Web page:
Correspondent Philippe Cousteau explains the impact of climate change on the world’s coral reefs. – CNN
Researchers were stunned last week when a gray whale was sighted in Israel. It is believed to be the first such sighting outside the Pacific Ocean in 300 years!
Typically, gray whales are only found in the Pacific Ocean. After years of hunting, they vanished in the North Atlantic around the 17th or 18th centuries.
In order to be spotted in the Mediterranean Sea, the gray whale traveled “a huge distance from its natural habitat thousands of kilometers away,” and one researcher said it was “bizarre in the extreme,” per BBC.
Researcher Phillip Clapham of the National Oceanic and Atmospheric Administration, said:
“There are really only two explanations: that there has been a relict population in the N Atlantic that no one has noticed (virtually impossible), or (more likely) that this whale came down through the ice-free Northwest Passage and is now hopelessly lost.”
Are you one of those people who are fascinated by outer-space and the abysmal depths of the deep blue? One who lives for the mysteries? If so check out this news from the bottom of the ocean…
A report released last Sunday recorded 17,650 species living below 656 feet. This is the point where sunlight ceases. The creatures which live down there feed on the decaying matter which cascades down from higher underwater elevations – even sunken whale bones. They also feed on oil and methane. Researchers say that they’ve found 5,722 species living in the most extreme depths of the ocean – deeper than 3,280 feet.
In addition, more than 40 new species of coral were found living on deep-sea mountains, along with cities of brittle-stars and anemone gardens. There are also nearly 500 new species ranging from single-celled creatures to large squid were charted in the abyssal plains and basins.
Also notable were the 170 new species that get their energy from chemicals spewing from ocean-bottom vents and seeps. Among them was a family of “yeti crabs”, which are known for their silky, hair-like filaments on the legs.
Researching the abyss is costly and difficult because it involves deep-towed cameras, sonar and remotely operated vehicles that cost $50,000 a day to operate; but we’ll stay tuned and look forward to what scientists will find next.
Meanwhile scientists predict that there are easily more than a million species on earth and underwater which still remain to be discovered. On land, biologists have catalogued about 1.5 million plants and animals.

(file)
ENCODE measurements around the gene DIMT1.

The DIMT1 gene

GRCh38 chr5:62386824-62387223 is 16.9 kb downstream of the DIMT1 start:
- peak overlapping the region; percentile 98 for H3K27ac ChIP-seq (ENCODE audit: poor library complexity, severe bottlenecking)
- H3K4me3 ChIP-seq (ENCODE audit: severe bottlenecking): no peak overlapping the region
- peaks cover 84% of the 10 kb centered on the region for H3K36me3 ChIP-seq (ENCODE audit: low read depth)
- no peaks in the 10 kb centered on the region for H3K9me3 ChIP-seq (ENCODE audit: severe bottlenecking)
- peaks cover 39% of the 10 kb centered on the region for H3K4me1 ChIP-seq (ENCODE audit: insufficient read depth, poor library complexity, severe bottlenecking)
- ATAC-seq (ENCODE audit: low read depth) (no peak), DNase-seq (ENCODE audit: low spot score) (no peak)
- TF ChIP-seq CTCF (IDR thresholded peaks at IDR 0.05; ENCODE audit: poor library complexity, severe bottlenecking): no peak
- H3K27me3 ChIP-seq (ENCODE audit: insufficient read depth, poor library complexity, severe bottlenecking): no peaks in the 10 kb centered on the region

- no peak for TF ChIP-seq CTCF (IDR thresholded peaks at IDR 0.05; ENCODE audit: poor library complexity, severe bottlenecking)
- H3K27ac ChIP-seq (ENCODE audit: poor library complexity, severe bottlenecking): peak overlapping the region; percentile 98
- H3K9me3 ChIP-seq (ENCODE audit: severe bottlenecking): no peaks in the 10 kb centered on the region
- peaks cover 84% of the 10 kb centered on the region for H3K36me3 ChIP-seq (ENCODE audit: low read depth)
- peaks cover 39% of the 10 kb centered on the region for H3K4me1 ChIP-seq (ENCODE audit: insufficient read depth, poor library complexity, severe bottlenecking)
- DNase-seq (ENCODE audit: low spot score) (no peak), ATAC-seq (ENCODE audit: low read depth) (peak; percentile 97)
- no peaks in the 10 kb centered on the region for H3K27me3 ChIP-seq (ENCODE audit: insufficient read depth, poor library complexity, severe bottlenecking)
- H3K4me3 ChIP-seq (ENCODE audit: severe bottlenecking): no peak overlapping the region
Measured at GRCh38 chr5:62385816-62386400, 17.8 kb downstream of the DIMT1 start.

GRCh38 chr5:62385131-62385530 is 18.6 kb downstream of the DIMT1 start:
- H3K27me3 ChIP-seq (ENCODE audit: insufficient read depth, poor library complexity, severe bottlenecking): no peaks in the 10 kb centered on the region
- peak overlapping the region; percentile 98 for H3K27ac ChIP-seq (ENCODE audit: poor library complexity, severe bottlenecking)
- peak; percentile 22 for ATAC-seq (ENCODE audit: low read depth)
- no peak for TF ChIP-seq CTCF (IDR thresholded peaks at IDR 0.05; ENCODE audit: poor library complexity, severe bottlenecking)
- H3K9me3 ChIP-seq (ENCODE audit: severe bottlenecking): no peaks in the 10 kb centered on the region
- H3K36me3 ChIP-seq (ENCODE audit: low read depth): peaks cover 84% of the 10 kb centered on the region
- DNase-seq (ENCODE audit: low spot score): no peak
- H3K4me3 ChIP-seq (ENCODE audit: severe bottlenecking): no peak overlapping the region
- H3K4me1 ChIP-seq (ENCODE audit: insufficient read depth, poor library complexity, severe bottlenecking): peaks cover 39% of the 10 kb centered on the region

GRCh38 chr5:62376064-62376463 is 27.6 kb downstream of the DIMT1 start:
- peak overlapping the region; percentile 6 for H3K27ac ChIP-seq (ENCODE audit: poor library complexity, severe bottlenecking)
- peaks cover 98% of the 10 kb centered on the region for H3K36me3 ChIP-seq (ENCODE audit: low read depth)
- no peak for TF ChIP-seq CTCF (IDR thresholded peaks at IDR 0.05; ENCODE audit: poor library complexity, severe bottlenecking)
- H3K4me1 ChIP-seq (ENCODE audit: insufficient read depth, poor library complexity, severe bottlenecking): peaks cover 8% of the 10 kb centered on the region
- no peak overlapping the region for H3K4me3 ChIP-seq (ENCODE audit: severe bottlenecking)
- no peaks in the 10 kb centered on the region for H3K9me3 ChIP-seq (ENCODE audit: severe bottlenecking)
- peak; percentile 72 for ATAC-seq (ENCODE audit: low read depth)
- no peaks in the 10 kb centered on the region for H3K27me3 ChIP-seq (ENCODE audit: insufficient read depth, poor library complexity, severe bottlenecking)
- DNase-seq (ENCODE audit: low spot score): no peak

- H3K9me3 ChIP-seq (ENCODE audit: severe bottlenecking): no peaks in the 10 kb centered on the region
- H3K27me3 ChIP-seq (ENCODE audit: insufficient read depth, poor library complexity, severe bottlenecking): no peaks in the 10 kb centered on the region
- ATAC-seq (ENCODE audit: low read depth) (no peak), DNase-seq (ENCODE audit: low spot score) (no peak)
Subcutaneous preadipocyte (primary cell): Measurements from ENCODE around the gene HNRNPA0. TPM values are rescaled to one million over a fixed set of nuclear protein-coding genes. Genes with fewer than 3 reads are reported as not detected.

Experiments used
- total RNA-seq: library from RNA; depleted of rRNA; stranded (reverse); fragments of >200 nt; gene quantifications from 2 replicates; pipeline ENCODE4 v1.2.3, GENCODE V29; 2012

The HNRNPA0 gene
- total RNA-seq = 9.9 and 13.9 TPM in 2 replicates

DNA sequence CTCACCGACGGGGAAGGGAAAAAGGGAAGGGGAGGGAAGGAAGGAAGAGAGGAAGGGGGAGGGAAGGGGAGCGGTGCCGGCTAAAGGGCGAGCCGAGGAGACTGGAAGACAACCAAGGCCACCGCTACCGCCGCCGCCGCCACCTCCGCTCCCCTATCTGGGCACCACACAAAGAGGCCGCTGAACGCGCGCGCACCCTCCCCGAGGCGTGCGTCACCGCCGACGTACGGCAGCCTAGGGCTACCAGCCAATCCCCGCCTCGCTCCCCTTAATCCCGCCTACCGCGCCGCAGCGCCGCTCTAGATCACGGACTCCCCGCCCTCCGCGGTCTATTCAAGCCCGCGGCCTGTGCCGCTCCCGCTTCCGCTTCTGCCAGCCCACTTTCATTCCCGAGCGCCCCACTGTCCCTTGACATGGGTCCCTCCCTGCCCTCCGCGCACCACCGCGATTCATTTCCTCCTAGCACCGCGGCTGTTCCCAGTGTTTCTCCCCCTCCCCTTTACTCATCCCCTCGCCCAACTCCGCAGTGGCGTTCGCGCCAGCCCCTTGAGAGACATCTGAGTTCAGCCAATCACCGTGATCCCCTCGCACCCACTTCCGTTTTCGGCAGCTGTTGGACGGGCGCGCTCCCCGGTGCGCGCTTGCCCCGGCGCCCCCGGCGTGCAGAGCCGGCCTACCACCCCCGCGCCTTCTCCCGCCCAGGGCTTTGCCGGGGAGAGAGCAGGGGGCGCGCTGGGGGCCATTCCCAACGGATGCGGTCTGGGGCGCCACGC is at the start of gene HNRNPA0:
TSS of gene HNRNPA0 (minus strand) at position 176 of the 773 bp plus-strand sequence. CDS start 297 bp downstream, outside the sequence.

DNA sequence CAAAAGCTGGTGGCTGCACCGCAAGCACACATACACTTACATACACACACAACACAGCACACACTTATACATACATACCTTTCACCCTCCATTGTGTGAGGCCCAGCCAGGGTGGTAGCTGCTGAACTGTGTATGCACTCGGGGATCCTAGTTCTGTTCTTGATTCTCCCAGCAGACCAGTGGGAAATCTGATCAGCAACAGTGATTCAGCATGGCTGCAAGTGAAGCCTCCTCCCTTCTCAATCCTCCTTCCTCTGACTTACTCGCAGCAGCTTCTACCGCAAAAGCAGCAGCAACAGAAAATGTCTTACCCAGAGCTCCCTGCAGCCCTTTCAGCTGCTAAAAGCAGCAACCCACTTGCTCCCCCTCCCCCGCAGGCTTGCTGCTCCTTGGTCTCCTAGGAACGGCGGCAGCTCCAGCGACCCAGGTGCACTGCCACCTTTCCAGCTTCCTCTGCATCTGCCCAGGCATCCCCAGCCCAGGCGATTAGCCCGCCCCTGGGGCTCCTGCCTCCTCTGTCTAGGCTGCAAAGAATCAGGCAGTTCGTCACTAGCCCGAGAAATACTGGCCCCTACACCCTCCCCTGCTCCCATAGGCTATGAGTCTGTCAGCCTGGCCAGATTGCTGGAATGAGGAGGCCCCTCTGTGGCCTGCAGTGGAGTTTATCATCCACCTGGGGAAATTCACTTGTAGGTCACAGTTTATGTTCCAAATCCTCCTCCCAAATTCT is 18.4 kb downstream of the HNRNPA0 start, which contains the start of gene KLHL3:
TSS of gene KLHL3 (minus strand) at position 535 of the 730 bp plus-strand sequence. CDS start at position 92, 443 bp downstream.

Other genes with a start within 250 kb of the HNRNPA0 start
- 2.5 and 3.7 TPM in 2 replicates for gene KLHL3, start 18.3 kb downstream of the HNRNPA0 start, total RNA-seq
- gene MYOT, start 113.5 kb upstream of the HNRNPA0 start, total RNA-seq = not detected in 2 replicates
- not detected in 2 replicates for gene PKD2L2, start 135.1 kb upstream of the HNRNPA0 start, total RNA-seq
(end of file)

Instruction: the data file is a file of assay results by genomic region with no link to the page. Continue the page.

Governor of Alaska and former VP contender Sarah Palin wants to remove the Beluga Whale from the Endangered Species list. So the State of Alaska has filed a lawsuit against the federal government.
Enough said! Leave the Beluga alone!
This unique undersea creature is called Siphonophorae. Although it appears to be a single organism, it is actually a colony of genetically-identical jelly creatures. Some colonies can reach up to 40 meters in length!
As the world’s population is ever expanding, and conflict over land resources might intensify over the years, humanity is need of new habitable terrain. One of these options is the premise of underwater cities.
Imagine a city full of people lying on the seabed. Our first association is Atlantis, but future underwater projects don’t have to resemble what we see in the movies – i.e: a glass dome hidden many miles below the surface of the ocean. Rather, this future habitat could simply be an extension of land-based cities, stretching in tube-like formats several hundred meters into the shallow bed of the sea.
New York is a good example of such a natural expansion. Manhattan already has a well developed underground architecture, that could be extended out of the island towards the mainland, while constructing avant-garde shopping malls and a new business district in a previously unclaimed patch of land.
Is this a possible future? The ocean’s the limit.
A bold idea is suggesting to increase the spread of ocean-dwelling algae in order to fight global warming. The premise is simple: algae produce their nutrients through the process of photosynthesis (like most plants do), and CO2 is a vital component in this process, thus more algae will result in less CO2 in the atmosphere.
One way to encourage the reproduction of ocean-dwelling algae is by transferring cold and nutrient-rich water from inner layers of the ocean up to the surface in a process called upwelling. While upwelling happens naturally, speeding it up is what vertical tubes aim to do.
Whether this can truly help our planet is yet to be proven. But it’s nevertheless amazing to hear about all these out-of-the-box ideas that people conjure when facing global warming.